I will note that the way time passes is a bit interesting. You control how fast the game time passes — somewhat like a Sims game. The default is super slow, though. In fact, you can choose to play the game real time — like 24 hours for a whole day’s worth of time if you want! I couldn’t image doing that because it seems like you get one harvest per field per day. I guess if you had a lot of fields that would make sense.
Realism goes out the door, though, because your farmer never seems to sleep. Day turns into night, and your farmer can’t interact with their house at all (which bugs me). You can just work right on through the night if you want, I guess. Or speed it up to have the next day come.
If I had any feedback to give, it would be to offer an option to sleep through the night. And decorate my house — it’s just odd that I have a house but can’t do anything with it! But… I guess this isn’t Harvest Moon or Stardew Valley. That’s not the kind of focus they want in their game.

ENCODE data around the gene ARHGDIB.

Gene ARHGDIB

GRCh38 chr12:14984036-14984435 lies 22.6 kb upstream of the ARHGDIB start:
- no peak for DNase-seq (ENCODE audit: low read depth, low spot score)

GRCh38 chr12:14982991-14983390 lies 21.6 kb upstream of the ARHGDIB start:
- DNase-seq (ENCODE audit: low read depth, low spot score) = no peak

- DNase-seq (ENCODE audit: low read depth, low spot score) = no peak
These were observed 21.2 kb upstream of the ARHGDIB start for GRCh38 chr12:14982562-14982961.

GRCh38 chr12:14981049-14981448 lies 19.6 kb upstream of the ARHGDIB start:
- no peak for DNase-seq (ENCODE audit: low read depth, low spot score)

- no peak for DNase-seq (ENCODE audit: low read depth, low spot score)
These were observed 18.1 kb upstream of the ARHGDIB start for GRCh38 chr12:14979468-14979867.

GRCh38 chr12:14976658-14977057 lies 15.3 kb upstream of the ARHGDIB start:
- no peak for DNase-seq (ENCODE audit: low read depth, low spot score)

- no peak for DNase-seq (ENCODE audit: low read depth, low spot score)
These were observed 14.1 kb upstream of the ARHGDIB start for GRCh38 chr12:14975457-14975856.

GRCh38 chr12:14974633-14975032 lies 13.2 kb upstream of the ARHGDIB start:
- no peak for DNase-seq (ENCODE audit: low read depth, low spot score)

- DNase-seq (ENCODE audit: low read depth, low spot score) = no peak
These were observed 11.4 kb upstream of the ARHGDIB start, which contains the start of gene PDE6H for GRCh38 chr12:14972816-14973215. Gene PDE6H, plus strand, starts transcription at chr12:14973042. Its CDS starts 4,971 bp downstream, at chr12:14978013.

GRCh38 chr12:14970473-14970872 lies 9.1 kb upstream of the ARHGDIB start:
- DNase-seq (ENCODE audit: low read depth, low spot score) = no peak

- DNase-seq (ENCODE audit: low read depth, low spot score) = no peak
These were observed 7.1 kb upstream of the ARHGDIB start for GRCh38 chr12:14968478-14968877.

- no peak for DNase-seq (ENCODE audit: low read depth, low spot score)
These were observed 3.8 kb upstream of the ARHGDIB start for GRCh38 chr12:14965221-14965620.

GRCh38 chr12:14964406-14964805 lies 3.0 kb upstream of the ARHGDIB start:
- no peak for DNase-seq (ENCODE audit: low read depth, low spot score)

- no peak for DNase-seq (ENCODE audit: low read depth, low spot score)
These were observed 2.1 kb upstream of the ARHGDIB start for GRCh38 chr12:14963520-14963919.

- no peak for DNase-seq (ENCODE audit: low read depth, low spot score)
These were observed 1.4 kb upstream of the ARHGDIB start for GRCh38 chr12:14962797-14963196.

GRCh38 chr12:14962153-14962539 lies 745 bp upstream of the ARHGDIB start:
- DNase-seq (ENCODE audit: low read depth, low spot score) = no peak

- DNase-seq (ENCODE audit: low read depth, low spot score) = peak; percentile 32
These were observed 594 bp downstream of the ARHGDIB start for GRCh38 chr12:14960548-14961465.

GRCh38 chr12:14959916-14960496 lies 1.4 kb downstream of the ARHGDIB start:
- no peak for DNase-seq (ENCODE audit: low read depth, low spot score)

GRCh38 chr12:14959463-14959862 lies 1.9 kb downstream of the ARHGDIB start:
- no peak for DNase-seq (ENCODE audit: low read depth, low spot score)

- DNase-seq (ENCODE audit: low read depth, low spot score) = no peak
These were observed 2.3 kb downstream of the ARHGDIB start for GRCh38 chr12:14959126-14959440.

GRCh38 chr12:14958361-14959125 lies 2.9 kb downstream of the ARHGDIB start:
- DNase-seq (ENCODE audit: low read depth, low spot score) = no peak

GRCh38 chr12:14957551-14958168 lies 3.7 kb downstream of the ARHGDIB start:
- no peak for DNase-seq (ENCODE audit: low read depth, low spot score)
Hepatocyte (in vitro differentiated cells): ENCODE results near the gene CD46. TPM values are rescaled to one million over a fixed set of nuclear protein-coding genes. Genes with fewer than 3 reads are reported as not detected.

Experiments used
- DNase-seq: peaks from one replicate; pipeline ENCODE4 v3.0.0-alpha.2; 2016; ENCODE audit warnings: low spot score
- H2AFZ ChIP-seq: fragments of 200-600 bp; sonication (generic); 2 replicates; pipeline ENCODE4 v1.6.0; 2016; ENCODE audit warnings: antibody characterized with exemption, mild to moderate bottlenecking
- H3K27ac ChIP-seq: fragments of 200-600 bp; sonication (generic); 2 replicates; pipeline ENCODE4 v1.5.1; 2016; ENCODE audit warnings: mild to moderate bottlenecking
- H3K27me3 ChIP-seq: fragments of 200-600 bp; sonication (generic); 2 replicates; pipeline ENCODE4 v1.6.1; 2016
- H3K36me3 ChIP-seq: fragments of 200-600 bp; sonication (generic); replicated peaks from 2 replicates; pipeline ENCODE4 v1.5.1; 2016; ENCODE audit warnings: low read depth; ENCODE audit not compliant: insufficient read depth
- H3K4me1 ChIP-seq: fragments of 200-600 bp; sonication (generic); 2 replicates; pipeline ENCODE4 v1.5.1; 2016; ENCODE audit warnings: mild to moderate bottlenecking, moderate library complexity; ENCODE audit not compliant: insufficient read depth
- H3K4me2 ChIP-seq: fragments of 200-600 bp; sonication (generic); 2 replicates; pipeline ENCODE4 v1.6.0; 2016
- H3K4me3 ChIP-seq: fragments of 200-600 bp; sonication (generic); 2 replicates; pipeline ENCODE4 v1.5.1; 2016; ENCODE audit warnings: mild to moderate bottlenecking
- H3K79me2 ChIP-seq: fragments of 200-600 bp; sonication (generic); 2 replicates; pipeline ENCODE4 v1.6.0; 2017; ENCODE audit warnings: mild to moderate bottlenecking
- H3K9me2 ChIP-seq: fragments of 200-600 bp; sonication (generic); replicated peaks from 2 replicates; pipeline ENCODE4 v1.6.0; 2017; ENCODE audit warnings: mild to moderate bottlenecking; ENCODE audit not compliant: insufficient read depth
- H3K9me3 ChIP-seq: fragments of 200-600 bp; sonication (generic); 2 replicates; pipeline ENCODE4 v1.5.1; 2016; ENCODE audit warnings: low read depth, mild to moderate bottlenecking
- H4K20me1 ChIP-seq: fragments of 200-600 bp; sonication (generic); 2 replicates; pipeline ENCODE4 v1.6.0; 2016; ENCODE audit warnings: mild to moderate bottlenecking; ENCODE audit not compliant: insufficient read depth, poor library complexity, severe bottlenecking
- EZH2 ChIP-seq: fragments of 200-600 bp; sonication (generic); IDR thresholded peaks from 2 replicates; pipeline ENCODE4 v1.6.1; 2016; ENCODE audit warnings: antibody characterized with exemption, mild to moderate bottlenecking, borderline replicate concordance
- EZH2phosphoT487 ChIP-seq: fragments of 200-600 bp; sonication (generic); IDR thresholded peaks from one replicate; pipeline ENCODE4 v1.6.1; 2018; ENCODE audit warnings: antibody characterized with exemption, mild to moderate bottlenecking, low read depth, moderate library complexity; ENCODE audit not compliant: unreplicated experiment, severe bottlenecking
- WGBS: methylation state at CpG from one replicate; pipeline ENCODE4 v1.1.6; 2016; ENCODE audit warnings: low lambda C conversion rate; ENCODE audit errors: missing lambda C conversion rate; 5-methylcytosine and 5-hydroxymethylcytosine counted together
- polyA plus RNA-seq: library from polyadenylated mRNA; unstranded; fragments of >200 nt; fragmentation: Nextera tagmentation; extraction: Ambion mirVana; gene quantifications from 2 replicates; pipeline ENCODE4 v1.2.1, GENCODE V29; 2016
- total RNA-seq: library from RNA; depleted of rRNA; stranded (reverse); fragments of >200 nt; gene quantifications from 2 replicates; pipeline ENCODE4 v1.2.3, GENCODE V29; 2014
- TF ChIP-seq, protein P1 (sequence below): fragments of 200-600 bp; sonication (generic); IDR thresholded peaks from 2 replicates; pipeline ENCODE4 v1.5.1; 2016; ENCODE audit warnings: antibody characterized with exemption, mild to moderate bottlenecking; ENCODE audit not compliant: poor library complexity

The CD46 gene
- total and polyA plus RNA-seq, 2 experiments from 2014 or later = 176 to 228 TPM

So, anyhow, for someone like me, relaxing and tending my crops was something I easily dropped 3 hours into without realizing the time had passed. I’m looking forward to getting into raising livestock and expanding my fields. But I’ll repeat, this is not a game for everyone.
I can’t compare the Switch version to the PC version, but I know the PC version allows mods and multiplayer… the Switch does not (yet). I’d probably never play this multiplayer (no one I know owns it), so that doesn’t effect me. But it looks like multiplay is the way to go if you have it on the PC. It certainly seems like it makes for a lot of fun.
And now, for what you probably came here to see…